The Psychologies of Perceiving: Phenomenology and Ethology
WHEN WE think about the character of other animals or other people, it is behavior that we classify and speak of, not perceptions. Thus, whether we think of Dash, the Hanses, or the wolf-girls, it is their behavior that we categorize and remark on, but it is their perceptions, their motives, their ideas, that attract and mystify us. Those perceptions we infer from the behavior of the subject of our observations. Perception guides us in another way, for it is the perceptions and motives of the experimenter that determine the range of the outcomes of the experiment while, somewhat ironically, altering the minds and behavior of all the agents involved in the experiment.
Even the most commonplace observations demonstrate the point:
"Or take those who live alone with a dog. They speak to him all day long; first they try to understand the dog, then they swear the dog understands them, he's shy, he's jealous, he's hypersensitive; next they're teasing him, making scenes, until they are sure he's become just like them, human, and they're proud of it, but the fact is that they have become just like him: they have become canine." 1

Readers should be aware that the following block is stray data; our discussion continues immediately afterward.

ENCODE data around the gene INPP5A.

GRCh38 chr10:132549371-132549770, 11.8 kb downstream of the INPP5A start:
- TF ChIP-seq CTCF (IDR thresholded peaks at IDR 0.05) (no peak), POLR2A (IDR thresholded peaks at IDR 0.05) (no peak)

The events described in this chapter have several themes, and if we are not attentive we may think them unrelated. The unfortunate situation of the child Laura Bridgman at first appears to have nothing to do with the tasks set for the dogs Van and Roger, but the relation conveys to us the distinctive philosophy of our times that promises understanding of animal and human life. This philosophy is phenomenology.
We are not as familiar with this philosophy as we are with psychoanalysis and behaviorism. In this chapter, I show this third approach that has been woven in and out of the tapestry of our understanding. To make evident its presence in the design, again, I rely on plucking from the fabric certain stories that, taken together, illustrate the nature of the contribution.